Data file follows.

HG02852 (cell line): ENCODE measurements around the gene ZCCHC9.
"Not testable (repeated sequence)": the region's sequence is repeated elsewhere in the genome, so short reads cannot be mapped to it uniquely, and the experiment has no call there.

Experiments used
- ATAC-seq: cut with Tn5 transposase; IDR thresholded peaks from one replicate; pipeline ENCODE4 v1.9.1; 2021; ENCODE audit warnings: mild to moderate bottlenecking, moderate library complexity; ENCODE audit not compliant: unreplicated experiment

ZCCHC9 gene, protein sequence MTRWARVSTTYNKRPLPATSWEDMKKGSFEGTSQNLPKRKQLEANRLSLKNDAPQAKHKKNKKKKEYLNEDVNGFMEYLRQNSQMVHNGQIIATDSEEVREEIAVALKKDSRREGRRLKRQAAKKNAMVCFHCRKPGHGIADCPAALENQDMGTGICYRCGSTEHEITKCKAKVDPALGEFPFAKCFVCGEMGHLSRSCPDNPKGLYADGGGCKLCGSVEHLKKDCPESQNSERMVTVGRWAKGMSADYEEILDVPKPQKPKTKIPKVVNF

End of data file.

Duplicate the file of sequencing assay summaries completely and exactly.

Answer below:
HG02852 (cell line): ENCODE measurements around the gene ZCCHC9.
"Not testable (repeated sequence)": the region's sequence is repeated elsewhere in the genome, so short reads cannot be mapped to it uniquely, and the experiment has no call there.

Experiments used
- ATAC-seq: cut with Tn5 transposase; IDR thresholded peaks from one replicate; pipeline ENCODE4 v1.9.1; 2021; ENCODE audit warnings: mild to moderate bottlenecking, moderate library complexity; ENCODE audit not compliant: unreplicated experiment

ZCCHC9 gene, protein sequence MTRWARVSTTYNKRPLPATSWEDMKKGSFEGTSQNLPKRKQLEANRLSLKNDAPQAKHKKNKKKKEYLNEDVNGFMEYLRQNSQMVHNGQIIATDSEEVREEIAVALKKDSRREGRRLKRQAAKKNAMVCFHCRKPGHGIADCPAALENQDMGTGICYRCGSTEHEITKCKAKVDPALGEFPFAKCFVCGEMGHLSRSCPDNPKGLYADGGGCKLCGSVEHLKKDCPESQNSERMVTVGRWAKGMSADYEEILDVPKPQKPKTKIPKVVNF